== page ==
Tuesday 25 October 2016

Greek MPs pass new austerity bill as violence flares on streets

Colin Freeman in Athens

Published 16/07/2015 | 02:30

Riot police stand amongst the flames from exploded petrol bombs thrown by a small group of anti-establishment demonstrators in front of parliament in Athens yesterday. Photo: Reuters
Masked anti-establishment youths and anti-austerity protesters face riot police during clashes in Athens

Greek MPs last night voted in favour of punishing new austerity measures to secure a third Brussels bailout to stave off the threat of bankruptcy.

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The vote - to introduce reforms demanded by Brussels as a condition for a new bailout - came as the worst violence for months erupted on the streets of Athens.

Police clashed with protesters outside the parliament and tear gas and smoke wreathed the streets of the Greek capital.

After a tense debate that lasted into the small hours of this morning and divided the ruling Syriza party, the 300-member parliament voted by a majority of 229 to 64 to pass a raft of tax hikes and pension reforms.

The midnight vote on reforms will raise VAT, cut pensions spending and reform the country's statistics body.

The reforms are among the conditions laid down by Brussels for a third bailout of around €85bn, and will stop Greece being thrown of the eurozone.

The country's prime minister, Alexis Tsipras, had said he would step down if significant numbers of his own party - which holds 151 seats in the parliament - voted against the reforms.

In the end, a total of 32 Syriza MPs did so, which was around the figure expected, while six abstained. That means Mr Tsipras is probably unlikely to feel the need to resign.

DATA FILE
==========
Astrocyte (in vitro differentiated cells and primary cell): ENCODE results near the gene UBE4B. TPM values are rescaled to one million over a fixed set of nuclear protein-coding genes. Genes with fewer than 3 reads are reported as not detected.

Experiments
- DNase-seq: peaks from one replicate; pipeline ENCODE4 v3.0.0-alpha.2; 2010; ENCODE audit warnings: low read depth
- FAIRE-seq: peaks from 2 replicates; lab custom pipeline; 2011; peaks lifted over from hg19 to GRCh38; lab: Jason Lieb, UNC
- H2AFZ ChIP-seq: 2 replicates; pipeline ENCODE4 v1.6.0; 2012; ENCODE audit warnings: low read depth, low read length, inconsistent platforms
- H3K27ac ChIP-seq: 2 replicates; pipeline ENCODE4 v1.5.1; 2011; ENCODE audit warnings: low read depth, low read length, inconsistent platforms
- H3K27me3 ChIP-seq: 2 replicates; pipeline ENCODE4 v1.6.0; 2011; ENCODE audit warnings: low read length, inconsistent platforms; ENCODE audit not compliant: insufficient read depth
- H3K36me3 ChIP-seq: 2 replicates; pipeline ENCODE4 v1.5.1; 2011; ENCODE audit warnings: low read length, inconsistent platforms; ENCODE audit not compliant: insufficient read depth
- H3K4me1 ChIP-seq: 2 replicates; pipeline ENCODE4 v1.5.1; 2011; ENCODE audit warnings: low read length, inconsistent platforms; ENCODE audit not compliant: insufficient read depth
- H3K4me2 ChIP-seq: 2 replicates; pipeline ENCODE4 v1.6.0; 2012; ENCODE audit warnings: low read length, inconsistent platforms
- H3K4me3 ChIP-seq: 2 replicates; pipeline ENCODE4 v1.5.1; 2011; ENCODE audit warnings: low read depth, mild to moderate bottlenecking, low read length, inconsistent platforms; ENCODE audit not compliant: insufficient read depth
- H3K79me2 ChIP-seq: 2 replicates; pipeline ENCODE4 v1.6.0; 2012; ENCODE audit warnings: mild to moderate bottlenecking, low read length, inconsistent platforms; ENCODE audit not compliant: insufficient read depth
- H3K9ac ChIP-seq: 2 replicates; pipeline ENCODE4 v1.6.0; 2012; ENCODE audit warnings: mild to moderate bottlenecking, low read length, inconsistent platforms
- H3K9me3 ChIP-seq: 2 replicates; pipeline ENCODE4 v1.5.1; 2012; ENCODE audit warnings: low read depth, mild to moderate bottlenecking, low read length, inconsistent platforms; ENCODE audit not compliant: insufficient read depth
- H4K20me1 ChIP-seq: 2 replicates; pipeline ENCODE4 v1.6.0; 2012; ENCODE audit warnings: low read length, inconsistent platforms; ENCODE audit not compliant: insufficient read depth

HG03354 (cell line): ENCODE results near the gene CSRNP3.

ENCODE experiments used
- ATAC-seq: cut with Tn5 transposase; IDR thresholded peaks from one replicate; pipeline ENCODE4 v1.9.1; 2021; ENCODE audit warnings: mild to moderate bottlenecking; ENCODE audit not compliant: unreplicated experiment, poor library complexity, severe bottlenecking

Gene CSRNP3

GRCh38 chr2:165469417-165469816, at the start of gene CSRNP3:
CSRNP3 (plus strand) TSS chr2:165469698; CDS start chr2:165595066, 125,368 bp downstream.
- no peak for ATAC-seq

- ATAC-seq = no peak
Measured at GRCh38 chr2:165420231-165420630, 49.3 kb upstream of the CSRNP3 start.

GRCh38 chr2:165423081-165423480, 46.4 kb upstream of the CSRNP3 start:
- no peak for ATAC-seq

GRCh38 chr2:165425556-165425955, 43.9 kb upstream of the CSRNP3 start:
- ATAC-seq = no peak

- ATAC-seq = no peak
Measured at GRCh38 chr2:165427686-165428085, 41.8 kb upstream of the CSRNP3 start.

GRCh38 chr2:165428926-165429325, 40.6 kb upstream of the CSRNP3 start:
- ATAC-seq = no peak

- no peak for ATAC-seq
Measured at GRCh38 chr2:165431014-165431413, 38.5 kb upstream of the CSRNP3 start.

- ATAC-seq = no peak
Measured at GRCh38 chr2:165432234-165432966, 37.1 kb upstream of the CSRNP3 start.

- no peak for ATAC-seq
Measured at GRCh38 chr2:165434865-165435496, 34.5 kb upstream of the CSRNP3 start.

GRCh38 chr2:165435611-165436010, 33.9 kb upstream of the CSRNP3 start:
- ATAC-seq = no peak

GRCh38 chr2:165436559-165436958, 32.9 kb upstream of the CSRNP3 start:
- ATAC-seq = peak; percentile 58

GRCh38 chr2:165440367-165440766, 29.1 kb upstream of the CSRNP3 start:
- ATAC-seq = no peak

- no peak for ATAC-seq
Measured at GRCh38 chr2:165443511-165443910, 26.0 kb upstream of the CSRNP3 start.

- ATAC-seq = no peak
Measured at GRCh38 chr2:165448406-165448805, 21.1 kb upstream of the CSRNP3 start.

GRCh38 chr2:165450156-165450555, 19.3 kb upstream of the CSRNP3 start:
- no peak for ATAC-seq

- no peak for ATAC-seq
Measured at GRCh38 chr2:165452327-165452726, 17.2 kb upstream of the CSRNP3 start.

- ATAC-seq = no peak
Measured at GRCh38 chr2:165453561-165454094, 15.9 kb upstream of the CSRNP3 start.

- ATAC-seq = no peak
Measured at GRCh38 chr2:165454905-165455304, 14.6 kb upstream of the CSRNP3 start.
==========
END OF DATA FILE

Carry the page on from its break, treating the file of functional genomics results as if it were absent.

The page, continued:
Among those who voted against the package of reforms was Mr Tsipras's former finance minister, Yanis Varoufakis, who likened the measures to a "Treaty of Versailles" for Greece.

The Leftist prime minister has refused to head up a national unity government, and said he would consider his position if he did not gain the majority backing of his members.

The reforms will also see VAT raised on hotels, funeral services and basic food items. Tax discounts for the country's popular tourist islands will also be abolished.

Prominent dissenters included the country's energy minister, Panagiotis Lafazanis, who heads up the far-left flank of Syriza, which makes up around a third of the party.

"The choice between a bail-out or catastrophe is a choice made in the face of terror," said the firebrand Mr Lafazanis.

He is set to be sacked from office if Mr Tsipras carries out a bold reshuffle of his cabinet after the vote, as expected.

Yanis Varoufakis, who resigned from his position as finance minister, said: "The powerful demanded that the losers accept terms they had no right to demand. The losers accepted commitments they had no right to accept."

The vote means the European Central Bank could move to finally lift its freeze on emergency funding for Greek banks (ELA) as early as today.

This liquidity has been capped at €89bn for the past two weeks, placing intense pressure on the country's creaking banks, which are set to be shut for most of the summer.

"I believe they will leave the cap unchanged until after the vote, and start increasing it afterward, always step-by-step and conditional on programme implementation," said Frederik Ducrozet, at Credit Agricole.

Eurozone finance ministers will now formally announce the start of negotiations on a third bailout deal.

Ministers will also discuss controversial plans to provide Greece with €7bn in "bridging loans" from an EU-wide rescue fund (EFSM).

EC vice-president Valdis Dombrovskis said the EFSM was "the best possible avenue" for creditors, as Brussels scrambles to find nearly €12bn needed to stop Greece going bankrupt over the summer. (© Daily Telegraph, London)


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